By Sue Moore
Headlines in the Kalamazoo Gazette last Sunday showcased some concern for the viability of the city’s downtown. The small towns surrounding this county’s center city, like Vicksburg and Schoolcraft, have been showing signs of life, compared to other dying small towns in the Midwest, in our opinion.
We got to wondering why and in examining the possible reasons, we have taken notice of the work being done in Vicksburg by Bill Adams, our new village president and Ken Schippers, acting village manager. The Chamber of Commerce until the leadership of Steve McCowen and his able assistant Tanya DeLong should also get some kudos for their activities to strengthen the image of the village.
In Schoolcraft, much of the heavy lifting gets done by Norma and Carl Tackett, along with Kalamazoo County State Bank, taking an active interest in the downtown. The village government in Schoolcraft has lost a leading light in Dan DeVries, its recent president who has brought much needed vision to the job over the last few years but is leaving for a new post in Arizona. He has been ably assisted by Cheryl Lutz the village manager and the council which will name a new president in January to carry on.
Taken together, it appears that the small town niche does have strength and can grow with the help of the many people in each community who volunteer and take pride in igniting a spark. For example, Oswalt Electric, owned by Dan and Kelly Oswalt and Osland Enterprises, owned by Mike and Julie Oswalt, have purchased a property at 623 W. Prairie Street. These buildings have been abandoned for a number of years and acquired by the village in a tax sale. Dan will be utilizing the large pole barn in the rear of the property for storage for his business and Mike will be moving his operations from a small building just down the street, into this much larger facility.
The Krum-Hallam Chevrolet dealership building on W. Prairie, still is in transition from the dealership moving to Schoolcraft on US 131. David Krum reports that he has rented the service bay part of the building to an auction house that has been operating in this area in other locations.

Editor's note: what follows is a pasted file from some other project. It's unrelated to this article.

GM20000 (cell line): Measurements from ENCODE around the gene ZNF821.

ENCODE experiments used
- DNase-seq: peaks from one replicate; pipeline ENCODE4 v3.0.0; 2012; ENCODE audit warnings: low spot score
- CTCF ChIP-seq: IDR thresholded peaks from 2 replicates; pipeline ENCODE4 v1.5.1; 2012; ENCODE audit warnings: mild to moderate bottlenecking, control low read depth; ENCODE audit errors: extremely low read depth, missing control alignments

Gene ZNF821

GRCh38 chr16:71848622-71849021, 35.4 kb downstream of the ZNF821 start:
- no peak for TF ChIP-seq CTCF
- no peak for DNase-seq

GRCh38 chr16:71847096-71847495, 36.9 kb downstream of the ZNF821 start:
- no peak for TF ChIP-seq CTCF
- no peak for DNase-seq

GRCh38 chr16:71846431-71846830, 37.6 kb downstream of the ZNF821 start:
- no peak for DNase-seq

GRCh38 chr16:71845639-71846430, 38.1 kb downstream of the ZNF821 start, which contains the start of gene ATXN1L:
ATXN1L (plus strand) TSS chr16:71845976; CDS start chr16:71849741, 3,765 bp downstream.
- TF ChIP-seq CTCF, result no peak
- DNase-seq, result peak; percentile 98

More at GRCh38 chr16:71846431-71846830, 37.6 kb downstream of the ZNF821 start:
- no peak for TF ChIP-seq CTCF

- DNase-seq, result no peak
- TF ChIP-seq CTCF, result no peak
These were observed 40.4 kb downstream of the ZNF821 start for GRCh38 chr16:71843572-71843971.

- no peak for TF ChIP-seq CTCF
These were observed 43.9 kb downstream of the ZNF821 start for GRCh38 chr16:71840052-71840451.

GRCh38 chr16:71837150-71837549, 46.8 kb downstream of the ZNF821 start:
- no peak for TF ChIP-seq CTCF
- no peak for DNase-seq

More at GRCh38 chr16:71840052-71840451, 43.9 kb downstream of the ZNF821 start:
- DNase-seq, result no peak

Closer to the four corners, the Vault, a restaurant is being transformed from a bank which has housed several iterations of local and national bank brands. They are still a month or two away from completion, but when it gets going, the expectation is for a quality eatery being designed by Clint Powell and Michelle Snook.
Vacant storefronts in Vicksburg are slowly disappearing with the Cutting Edge Salon and Spa, occupying the building where Sculptures closed at 124 S. Main Street. Rosewood Café opening three doors down from there at 118 S. Main and another antique business slated to open in between these two in the near future.
There remains one mysterious renovation going on at North Richardson Street, the two-story brick house that has gaping open windows on the second floor and plywood over the windows on the first floor.
The next step is to transform the Simpson Paper property into a dream facility that could house offices, manufacturing and who knows what else.
In Schoolcraft, the Red Crown Pharmacy closed recently but someone else is already moving into that space on Grand Street. A new business called Cupcakes is opening at 244 N. Grand and the antique store two doors down from it has new owners who moved from Vicksburg to a larger display area. The Grinder coffee shop opened in July and at the very south end of the village, across the railroad tracks, Beginnings Rental Hall has been built to house a much needed banquet facility in the community.
There is still a lot of work to be accomplished. The good news, there is a resolve in each village to get the job done.